If a “Do Not Disturb” sign were posted on every piece of arable land, maybe then we would get the message that tilling the soil was a bad idea from the very beginning, and only got worse as we developed more efficient digging tools.
Soil scientists are finally getting the message and are loudly extolling the virtues of no till agriculture. However so far only a few in the agriculture community are listening. Until recently most of the soil scientists sided with the agriculturists. They assumed that mixing the soil layers, or horizons, created by Nature as it produces soil increases crop production.
They also said tilling suppresses the “harmful”(apparently unnecessary?) anaerobic bacteria mostly deep in the soil. Research has shown otherwise – that the ethylene anaerobic bacteria produce is essential to plant health, particularly in making anemia-preventing iron available to plants. Ethylene is also critical in the creation of stable humus and keeping root pathogens in check. Incidentally the term anaerobic is misleading as such bacteria need oxygen, but they get it from CO2 instead of O2. This means that soil dense with CO2 needs to be cycled in from time to time and then phased out as more oxygen rushes in. Tilling disrupts this cycling in and out.
No, Nature did not err during its millions of years of soil creation, and purposefully established layers, each with a necessary function for soil and plant health. The surface layer is rich in fungi which holds soil together, helping to resist the potential eroding effects of wind and water, and consequent pollution of our streams. Commonly the boundary between soil layers is not distinct so that water, organic matter, microbes, air and nutrients can pass freely from one layer to the next. This has proven to be a much better system than the mechanical mixing we have assumed was an improvement. The surface topsoil layer suffers the most when mixed with lower layers. Even a single initial tilling compromises the soil’s integrity, requiring five years or so, depending on the climate, soils and so forth, to regain its original layered arrangement.
In starting a garden on ground that has been deeply compacted an initial chiseling might be called for, or, in relatively small gardens, “lifting” the soil to achieve the necessary loosening, followed by cover cropping, as advocated in Permaculture manuals. I have found that even with a degraded or chemically dependent soil chemical fertilization can be abandoned immediately with a nitrogen rich mulch like grass clippings.
Our need is for food that is palatable, which happens to be mostly annuals, but perennials dominate in wild Nature. Annuals are very fast growing which gives them a big appetite, so a particularly deep mulch is needed to supply the necessary nutrients. Wide plant spacing helps in applying thick mulch, which must be added in increments to avoid the matting that occurs with a deep nitrogen-rich mulch. At first the plant roots will not venture far from the mulch layer but in time, with cover cropping and earthworm activity they will forage deeper.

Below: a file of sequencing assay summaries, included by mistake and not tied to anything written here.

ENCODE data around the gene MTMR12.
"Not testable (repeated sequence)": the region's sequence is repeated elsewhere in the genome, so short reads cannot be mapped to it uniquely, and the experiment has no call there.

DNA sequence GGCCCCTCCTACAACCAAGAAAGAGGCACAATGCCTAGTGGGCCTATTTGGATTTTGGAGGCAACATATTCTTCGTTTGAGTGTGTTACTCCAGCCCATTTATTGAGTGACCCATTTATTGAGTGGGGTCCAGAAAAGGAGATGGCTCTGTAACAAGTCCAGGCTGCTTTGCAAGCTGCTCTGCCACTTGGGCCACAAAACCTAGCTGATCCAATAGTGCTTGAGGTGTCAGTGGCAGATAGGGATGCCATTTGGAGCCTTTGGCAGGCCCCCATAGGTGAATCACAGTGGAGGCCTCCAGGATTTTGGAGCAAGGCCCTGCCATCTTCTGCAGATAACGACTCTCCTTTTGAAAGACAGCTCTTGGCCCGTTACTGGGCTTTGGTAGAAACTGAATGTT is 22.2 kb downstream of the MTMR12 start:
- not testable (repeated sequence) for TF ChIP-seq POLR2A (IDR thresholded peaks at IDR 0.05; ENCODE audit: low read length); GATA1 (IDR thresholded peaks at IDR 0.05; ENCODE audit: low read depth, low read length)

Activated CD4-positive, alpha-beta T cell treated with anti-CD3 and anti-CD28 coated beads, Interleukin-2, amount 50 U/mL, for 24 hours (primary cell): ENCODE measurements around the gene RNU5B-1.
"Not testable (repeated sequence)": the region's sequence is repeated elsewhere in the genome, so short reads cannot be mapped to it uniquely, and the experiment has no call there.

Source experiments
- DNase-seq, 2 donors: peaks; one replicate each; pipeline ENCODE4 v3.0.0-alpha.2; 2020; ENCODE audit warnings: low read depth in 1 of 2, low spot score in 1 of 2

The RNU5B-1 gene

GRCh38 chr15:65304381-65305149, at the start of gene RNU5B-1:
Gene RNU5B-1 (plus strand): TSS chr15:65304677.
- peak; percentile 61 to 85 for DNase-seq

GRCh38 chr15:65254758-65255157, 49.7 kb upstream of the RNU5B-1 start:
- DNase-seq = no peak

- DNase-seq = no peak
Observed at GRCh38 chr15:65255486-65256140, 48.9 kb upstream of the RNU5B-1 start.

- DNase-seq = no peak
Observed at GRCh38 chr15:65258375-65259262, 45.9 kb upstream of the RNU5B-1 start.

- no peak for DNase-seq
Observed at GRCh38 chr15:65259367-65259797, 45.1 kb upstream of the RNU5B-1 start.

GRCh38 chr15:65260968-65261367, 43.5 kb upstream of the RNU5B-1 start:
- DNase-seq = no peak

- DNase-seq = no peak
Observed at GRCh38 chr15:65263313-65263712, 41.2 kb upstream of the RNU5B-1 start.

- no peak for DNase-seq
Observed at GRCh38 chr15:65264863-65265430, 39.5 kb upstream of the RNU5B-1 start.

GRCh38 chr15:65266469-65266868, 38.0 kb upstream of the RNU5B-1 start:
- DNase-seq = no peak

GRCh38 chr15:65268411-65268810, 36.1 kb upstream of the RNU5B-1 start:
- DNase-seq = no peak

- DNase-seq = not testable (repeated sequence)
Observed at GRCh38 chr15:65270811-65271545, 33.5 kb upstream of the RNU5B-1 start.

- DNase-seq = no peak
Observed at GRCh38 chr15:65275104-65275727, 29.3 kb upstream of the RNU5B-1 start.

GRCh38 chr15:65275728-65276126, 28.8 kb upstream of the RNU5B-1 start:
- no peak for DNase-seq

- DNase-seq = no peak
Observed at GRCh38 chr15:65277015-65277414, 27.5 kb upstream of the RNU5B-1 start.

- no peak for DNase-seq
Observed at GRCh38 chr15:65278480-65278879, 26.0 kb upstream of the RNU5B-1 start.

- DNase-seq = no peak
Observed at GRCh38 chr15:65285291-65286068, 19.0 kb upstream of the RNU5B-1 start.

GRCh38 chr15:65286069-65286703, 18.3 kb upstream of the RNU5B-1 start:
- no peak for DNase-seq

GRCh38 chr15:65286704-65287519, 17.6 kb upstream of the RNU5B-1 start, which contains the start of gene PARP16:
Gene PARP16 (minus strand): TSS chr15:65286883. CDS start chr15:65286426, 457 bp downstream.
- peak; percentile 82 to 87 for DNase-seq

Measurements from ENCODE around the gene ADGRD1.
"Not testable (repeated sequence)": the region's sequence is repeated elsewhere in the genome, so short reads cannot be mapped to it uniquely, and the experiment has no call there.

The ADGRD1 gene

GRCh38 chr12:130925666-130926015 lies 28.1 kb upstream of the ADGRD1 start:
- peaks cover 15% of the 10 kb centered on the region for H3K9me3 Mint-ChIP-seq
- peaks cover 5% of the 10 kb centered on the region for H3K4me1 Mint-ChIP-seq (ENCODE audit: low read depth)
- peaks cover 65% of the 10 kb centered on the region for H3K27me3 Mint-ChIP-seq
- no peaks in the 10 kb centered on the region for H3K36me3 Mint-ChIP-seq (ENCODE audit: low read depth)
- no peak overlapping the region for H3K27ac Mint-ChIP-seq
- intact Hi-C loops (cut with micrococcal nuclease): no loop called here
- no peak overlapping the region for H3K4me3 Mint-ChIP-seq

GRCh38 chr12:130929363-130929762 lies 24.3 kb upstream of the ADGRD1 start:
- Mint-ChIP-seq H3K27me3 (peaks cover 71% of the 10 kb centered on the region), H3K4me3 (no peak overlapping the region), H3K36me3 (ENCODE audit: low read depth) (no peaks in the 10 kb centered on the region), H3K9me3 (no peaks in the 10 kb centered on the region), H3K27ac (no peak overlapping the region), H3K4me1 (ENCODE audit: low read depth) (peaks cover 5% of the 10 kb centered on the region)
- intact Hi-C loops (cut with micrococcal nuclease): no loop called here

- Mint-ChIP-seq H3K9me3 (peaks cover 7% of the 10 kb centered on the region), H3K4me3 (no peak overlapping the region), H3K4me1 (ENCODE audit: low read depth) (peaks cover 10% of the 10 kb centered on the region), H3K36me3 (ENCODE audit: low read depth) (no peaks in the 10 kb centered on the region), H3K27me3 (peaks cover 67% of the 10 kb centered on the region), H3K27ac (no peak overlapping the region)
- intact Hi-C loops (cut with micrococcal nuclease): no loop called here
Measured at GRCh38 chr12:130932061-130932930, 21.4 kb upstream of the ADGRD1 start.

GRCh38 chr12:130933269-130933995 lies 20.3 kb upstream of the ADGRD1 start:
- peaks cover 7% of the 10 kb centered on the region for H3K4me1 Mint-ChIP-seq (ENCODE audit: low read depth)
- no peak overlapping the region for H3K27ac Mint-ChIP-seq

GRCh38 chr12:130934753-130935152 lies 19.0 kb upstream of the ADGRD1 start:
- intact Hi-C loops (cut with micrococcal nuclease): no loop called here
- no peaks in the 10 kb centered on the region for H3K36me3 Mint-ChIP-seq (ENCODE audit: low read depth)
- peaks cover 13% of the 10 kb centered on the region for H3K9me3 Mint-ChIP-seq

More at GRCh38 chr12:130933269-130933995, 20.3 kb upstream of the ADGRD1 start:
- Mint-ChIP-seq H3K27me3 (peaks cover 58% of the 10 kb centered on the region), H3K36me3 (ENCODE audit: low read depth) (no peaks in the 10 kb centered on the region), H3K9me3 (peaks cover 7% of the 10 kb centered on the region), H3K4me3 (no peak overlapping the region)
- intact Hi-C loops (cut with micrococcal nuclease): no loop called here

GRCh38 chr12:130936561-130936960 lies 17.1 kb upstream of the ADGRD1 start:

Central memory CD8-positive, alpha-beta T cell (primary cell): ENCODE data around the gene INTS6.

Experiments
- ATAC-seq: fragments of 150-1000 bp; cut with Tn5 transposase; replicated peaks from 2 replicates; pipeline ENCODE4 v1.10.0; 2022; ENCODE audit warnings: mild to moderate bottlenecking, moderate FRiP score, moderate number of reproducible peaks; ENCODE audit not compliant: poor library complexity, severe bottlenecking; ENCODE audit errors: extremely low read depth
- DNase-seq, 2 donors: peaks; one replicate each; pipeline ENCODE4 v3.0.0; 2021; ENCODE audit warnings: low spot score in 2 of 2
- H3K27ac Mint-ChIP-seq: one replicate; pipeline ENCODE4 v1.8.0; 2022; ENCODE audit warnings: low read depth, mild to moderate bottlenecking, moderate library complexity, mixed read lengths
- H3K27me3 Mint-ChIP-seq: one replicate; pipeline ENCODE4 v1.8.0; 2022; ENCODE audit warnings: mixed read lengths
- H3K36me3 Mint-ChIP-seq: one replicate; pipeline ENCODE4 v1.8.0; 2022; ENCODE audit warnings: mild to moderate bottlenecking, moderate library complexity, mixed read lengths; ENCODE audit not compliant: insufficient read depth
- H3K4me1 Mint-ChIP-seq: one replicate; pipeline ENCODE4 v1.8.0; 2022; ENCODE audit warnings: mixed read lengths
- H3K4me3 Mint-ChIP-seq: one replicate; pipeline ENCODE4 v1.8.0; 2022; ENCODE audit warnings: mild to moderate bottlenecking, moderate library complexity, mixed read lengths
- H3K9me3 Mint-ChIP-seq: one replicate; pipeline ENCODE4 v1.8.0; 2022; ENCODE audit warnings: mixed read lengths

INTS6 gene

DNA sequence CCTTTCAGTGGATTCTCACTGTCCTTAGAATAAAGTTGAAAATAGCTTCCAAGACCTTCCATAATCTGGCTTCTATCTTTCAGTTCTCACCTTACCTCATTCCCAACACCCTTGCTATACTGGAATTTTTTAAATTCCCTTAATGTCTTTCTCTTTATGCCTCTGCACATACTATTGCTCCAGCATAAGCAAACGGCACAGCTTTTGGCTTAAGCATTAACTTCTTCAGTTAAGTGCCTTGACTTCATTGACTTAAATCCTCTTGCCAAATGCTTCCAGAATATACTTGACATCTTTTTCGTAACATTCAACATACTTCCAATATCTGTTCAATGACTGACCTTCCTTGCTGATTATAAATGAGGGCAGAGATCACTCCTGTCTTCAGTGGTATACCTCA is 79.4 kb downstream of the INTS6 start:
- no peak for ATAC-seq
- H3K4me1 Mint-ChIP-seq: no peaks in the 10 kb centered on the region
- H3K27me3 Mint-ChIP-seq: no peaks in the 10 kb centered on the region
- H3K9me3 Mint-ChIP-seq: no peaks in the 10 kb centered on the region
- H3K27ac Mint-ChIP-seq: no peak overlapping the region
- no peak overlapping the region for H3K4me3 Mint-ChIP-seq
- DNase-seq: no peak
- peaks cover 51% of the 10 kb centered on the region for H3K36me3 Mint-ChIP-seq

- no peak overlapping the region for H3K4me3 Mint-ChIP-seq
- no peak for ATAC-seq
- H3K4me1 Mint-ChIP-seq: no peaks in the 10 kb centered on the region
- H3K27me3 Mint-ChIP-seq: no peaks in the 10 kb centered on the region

A common criticism of no till gardening is that it would require us to go back to “hunting and gathering”, which is obviously not a possibility with the present large population. Some radical changes are required however. No one needs to go hungry but many of us will go hungry if long-distance transportation of food is not ended.. I feel much greater care would be given to the soils in one’s own country than soils in a far off land. Another change that I see would be in growing more vegetables and fruits and fewer grains, which means a more vegetarian diet. This change would result in increased health and even reduce the gap between the rich and the poor.
When humankind becomes serious in saving the planet and atmosphere no till agriculture and planting more trees, will become the norm as they are the most feasible way of sequestering carbon.
Nature welcomes each new species since species diversity provides ecosystem stability (self-correcting, self-organising capacity). So She has been heartbreakingly patient and even forgiving in our clumsy (read destructive) attempts to find a home here. It has been suggested, with great urgency, that the reason finding a constructive or creative niche has been so difficult for us is because of ego-interference, which divides the world into self and not-self. In Reality however everything arises within Nature, with no such division. Could it be true that saving civilization and the planet is primarily a Spiritual matter in the non-religious sense of transcending the ego? It has been reported that when such transcendence is complete there is not even a separate God.